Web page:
The Malik Report
by George Malik on 07/03/11 at 04:47 AM ET
The math adds up as usual, in both personnel and term. On July 1st, about sixty players signed with new teams as unrestricted free agents, following up two high-profile trade-and-sign moves (Ehrhoff and Wisniewski) and half-a-dozen guys beating the deadline to re-sign with their own teams. On Saturday, I rolled out of bed early after a 16-hour day because while the fireworks happen on Canada day, and while my co-worker Alanah so wisely noted that signings happen but aren’t necessarily reported on the 2nd and 3rd because reporters in the U.S. and Canada are taking time off for our respective national holidays, the moves that make your eyebrows rise happen on the second day, usually including the biggest-profile player of the bunch (Richards) making up his mind, as well as a mix of subtle (White, Bergenheim), shocking (Vokoun) and just plain silly (Connolly) signings hit the wires in staccato fashion.
From here on out, however, all bets are off. There are some years when July 3rd yields an, “Okay, the biggest guy (Richards) signed and the other guys have made their, ‘If we didn’t get the guy(s) we want, we’ll go with plan B, C or D moves’ (Connolly, Gagne, White), so it’s time for us to get the best of what’s left” day, and other years, it seems like the GM’s go golfing until the fifth or sixth.
A solid assessment of the “Where we go from here” state of things comes from the Toronto Sun’s Lance Hornby, who spoke to Maple Leafs assistant GM Dave Nonis about the shape of things to come for the Kaberles, Arnotts, back-up goalies and attractive restricted free agents still out there…
“I think you’re going to see the market solidify,” said Dave Nonis, senior vice-president of hockey operations for the Leafs. “Teams are still looking out for bargains, but they also have restricted free agents to sign and some salary arbitration to take care of. “(The first two days) unfolded almost as exactly as I thought it would. There was that immediate frenzy where people wanting to spend the extra money they had in a 24-hour period. Then people began bargain shopping. Now they are looking for shorter-term deals and two-way contracts and other ways that can help them. I believe you’ll see some trades around the league now. If you look at new contracts and see you need some re-allocation, such as having too many defencemen and deciding to go for a forward. But it may take 30 to 45 days to decide on making those trades.”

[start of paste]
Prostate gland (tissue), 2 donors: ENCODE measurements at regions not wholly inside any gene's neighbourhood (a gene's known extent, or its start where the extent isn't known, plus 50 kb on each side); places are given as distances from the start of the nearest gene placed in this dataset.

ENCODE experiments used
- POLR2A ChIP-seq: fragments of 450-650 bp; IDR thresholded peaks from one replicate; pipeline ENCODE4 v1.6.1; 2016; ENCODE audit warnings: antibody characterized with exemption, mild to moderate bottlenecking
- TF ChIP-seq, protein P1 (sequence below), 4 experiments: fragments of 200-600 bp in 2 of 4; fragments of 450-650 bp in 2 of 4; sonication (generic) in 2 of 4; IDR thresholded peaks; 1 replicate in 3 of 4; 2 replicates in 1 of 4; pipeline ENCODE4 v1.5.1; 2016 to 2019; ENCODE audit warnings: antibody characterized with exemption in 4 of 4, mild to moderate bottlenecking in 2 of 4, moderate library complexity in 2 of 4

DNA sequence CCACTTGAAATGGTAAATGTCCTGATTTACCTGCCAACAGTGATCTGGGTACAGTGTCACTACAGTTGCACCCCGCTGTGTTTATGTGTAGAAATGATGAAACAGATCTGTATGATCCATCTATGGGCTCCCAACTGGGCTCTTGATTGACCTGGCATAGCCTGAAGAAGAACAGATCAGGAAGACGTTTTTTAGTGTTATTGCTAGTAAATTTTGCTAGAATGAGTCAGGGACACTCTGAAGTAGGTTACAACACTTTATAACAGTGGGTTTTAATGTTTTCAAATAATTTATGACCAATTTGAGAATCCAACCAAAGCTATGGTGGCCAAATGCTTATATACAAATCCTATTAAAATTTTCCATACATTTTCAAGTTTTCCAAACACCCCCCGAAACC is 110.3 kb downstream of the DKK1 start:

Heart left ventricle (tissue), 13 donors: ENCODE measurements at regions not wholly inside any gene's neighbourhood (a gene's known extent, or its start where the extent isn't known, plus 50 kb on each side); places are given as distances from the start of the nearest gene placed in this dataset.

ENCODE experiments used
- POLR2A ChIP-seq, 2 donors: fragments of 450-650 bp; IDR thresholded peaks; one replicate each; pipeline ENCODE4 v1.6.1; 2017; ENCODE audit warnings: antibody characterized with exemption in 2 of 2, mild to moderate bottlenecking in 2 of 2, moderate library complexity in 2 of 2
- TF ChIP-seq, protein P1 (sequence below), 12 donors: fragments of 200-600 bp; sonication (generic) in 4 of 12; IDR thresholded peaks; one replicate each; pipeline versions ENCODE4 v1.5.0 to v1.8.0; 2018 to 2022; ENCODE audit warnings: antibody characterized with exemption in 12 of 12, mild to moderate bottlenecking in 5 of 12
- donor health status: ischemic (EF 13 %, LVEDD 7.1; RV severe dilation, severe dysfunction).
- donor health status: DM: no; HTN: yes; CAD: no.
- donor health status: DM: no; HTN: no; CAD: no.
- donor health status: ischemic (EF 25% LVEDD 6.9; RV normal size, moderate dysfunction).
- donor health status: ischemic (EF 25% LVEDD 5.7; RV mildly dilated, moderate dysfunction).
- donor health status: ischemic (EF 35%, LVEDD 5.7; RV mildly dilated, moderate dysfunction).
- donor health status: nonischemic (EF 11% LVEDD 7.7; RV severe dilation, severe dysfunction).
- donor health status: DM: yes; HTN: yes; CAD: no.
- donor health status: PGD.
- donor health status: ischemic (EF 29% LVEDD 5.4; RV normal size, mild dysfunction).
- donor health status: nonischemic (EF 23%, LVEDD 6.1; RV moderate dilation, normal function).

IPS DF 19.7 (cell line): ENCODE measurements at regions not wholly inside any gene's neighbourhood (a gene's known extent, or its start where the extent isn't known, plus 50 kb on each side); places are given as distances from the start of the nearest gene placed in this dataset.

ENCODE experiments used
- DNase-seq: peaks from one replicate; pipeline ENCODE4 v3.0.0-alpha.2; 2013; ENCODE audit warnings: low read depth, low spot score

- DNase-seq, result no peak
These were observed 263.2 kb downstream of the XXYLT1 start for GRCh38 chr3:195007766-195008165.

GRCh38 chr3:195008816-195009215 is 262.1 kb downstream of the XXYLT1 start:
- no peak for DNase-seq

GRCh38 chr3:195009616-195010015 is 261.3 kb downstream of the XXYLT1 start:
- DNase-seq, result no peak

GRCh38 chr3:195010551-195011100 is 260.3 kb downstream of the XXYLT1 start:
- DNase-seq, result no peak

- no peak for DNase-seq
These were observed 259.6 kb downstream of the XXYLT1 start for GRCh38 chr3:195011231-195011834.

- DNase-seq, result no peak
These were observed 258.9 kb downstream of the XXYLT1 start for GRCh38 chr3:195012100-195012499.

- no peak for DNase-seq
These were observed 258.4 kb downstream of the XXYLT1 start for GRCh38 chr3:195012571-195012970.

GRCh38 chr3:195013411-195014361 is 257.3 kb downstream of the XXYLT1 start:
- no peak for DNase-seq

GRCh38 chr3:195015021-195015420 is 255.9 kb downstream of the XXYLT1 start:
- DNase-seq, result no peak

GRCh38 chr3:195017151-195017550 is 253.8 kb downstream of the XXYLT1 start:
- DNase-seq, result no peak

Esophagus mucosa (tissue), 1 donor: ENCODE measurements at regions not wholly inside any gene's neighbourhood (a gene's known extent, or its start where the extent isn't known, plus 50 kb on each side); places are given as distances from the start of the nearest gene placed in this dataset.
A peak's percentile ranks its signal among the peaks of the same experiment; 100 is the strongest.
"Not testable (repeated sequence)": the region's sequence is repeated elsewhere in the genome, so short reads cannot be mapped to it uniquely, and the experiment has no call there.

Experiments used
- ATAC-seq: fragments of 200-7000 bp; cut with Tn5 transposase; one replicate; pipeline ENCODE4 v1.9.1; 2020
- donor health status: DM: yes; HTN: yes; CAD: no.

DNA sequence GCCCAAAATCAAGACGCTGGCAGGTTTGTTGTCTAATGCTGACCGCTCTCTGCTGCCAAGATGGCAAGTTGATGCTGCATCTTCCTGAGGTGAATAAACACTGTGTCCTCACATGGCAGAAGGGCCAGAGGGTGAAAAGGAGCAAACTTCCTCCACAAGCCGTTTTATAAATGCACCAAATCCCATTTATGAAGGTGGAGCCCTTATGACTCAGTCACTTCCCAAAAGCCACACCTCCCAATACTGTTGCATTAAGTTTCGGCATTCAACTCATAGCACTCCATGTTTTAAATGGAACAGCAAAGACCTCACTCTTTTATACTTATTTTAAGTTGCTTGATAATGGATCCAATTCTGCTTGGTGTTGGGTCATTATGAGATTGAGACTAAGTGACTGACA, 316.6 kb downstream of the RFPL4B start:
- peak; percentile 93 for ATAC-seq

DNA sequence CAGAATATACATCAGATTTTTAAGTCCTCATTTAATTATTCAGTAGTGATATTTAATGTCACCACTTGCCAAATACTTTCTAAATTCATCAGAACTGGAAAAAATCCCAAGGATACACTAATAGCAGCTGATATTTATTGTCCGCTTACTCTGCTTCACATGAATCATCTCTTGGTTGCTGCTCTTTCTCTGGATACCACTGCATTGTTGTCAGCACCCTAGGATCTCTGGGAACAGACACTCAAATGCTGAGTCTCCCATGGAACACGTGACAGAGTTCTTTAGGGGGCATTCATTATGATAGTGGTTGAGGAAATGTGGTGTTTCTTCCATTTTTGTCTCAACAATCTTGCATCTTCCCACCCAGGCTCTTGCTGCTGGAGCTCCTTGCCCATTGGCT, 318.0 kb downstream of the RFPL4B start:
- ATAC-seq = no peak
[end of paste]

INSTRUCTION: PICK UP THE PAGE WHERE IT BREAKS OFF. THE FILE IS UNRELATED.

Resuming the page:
And the Ottawa Sun’s Bruce Garrioch, who spends the lead-up to free agency talking to “league sources” about potential moves (and does a better job throwing stuff that sticks than the guy who charges people money to read his stuff), offers a wise assessment of the “stupidity” made by general managers who, again, based on the math, sign around eighty-some players for $200-300 million and about a hundred years of term, with only the identities of the teams who spend money like it’s quite literally on fire changing on a per-annum basis—and somewhere between 10-15% of those years of service will of course go un-played or be bought out at a later date:
As NHL GMs got ready to go on a spending spree Friday, at least one league executive was prepared to sit back and watch the insanity.
“I think the smartest teams will be the ones that do nothing,” said the executive approximately 90 minutes before high noon. “We’re just going to watch what everybody else does and then make our decisions.”
No kidding. Even with the collective bargaining agreement set to expire next September, that didn’t stop teams with room under the salary cap — and especially those trying to get to the $48.3-million cap floor — from throwing around cash on unrestriced free agents. The stupidity reached a feverish pitch as desperate GMs and their sidekicks filed into the Toronto office of Newport Sports to try to entice Brad Richards to sign.